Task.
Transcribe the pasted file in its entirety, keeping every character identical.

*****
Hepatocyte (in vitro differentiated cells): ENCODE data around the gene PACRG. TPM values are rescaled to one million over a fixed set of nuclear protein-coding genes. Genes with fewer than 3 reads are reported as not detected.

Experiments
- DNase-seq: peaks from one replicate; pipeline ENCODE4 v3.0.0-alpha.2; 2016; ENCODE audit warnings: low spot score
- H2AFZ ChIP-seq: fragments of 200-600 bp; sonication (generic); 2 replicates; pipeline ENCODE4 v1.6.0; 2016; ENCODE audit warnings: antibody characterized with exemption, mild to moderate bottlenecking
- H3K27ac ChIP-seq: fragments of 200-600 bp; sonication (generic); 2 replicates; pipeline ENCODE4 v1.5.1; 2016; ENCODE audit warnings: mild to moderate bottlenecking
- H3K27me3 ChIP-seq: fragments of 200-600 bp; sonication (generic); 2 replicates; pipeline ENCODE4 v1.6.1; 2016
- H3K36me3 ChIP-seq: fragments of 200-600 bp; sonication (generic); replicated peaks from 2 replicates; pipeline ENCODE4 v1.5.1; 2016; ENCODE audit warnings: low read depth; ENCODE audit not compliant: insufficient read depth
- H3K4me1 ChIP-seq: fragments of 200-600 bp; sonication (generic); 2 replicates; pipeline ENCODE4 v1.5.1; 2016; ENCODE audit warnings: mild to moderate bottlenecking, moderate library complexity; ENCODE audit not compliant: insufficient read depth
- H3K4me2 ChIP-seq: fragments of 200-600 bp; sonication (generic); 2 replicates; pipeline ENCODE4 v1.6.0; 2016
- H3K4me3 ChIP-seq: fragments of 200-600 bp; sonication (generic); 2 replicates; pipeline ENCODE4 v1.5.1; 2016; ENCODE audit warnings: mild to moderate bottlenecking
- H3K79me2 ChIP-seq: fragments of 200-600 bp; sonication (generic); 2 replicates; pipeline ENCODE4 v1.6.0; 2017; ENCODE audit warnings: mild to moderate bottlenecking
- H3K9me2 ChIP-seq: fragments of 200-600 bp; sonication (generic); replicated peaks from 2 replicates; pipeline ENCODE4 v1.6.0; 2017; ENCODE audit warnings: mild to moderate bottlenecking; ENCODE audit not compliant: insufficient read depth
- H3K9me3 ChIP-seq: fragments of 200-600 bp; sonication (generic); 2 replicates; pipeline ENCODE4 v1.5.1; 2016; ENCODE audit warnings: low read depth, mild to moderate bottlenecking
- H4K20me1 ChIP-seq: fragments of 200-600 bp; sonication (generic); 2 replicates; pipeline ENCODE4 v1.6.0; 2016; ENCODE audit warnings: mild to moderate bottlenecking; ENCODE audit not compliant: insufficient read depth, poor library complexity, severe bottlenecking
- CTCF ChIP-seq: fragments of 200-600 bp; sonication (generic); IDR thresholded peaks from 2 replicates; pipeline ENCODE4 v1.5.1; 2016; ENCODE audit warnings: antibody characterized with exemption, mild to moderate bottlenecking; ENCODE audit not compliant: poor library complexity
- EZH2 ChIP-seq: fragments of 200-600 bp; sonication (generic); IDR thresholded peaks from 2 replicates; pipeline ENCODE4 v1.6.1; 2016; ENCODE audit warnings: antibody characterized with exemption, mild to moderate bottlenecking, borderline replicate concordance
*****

Hepatocyte (in vitro differentiated cells): ENCODE data around the gene PACRG. TPM values are rescaled to one million over a fixed set of nuclear protein-coding genes. Genes with fewer than 3 reads are reported as not detected.

Experiments
- DNase-seq: peaks from one replicate; pipeline ENCODE4 v3.0.0-alpha.2; 2016; ENCODE audit warnings: low spot score
- H2AFZ ChIP-seq: fragments of 200-600 bp; sonication (generic); 2 replicates; pipeline ENCODE4 v1.6.0; 2016; ENCODE audit warnings: antibody characterized with exemption, mild to moderate bottlenecking
- H3K27ac ChIP-seq: fragments of 200-600 bp; sonication (generic); 2 replicates; pipeline ENCODE4 v1.5.1; 2016; ENCODE audit warnings: mild to moderate bottlenecking
- H3K27me3 ChIP-seq: fragments of 200-600 bp; sonication (generic); 2 replicates; pipeline ENCODE4 v1.6.1; 2016
- H3K36me3 ChIP-seq: fragments of 200-600 bp; sonication (generic); replicated peaks from 2 replicates; pipeline ENCODE4 v1.5.1; 2016; ENCODE audit warnings: low read depth; ENCODE audit not compliant: insufficient read depth
- H3K4me1 ChIP-seq: fragments of 200-600 bp; sonication (generic); 2 replicates; pipeline ENCODE4 v1.5.1; 2016; ENCODE audit warnings: mild to moderate bottlenecking, moderate library complexity; ENCODE audit not compliant: insufficient read depth
- H3K4me2 ChIP-seq: fragments of 200-600 bp; sonication (generic); 2 replicates; pipeline ENCODE4 v1.6.0; 2016
- H3K4me3 ChIP-seq: fragments of 200-600 bp; sonication (generic); 2 replicates; pipeline ENCODE4 v1.5.1; 2016; ENCODE audit warnings: mild to moderate bottlenecking
- H3K79me2 ChIP-seq: fragments of 200-600 bp; sonication (generic); 2 replicates; pipeline ENCODE4 v1.6.0; 2017; ENCODE audit warnings: mild to moderate bottlenecking
- H3K9me2 ChIP-seq: fragments of 200-600 bp; sonication (generic); replicated peaks from 2 replicates; pipeline ENCODE4 v1.6.0; 2017; ENCODE audit warnings: mild to moderate bottlenecking; ENCODE audit not compliant: insufficient read depth
- H3K9me3 ChIP-seq: fragments of 200-600 bp; sonication (generic); 2 replicates; pipeline ENCODE4 v1.5.1; 2016; ENCODE audit warnings: low read depth, mild to moderate bottlenecking
- H4K20me1 ChIP-seq: fragments of 200-600 bp; sonication (generic); 2 replicates; pipeline ENCODE4 v1.6.0; 2016; ENCODE audit warnings: mild to moderate bottlenecking; ENCODE audit not compliant: insufficient read depth, poor library complexity, severe bottlenecking
- CTCF ChIP-seq: fragments of 200-600 bp; sonication (generic); IDR thresholded peaks from 2 replicates; pipeline ENCODE4 v1.5.1; 2016; ENCODE audit warnings: antibody characterized with exemption, mild to moderate bottlenecking; ENCODE audit not compliant: poor library complexity
- EZH2 ChIP-seq: fragments of 200-600 bp; sonication (generic); IDR thresholded peaks from 2 replicates; pipeline ENCODE4 v1.6.1; 2016; ENCODE audit warnings: antibody characterized with exemption, mild to moderate bottlenecking, borderline replicate concordance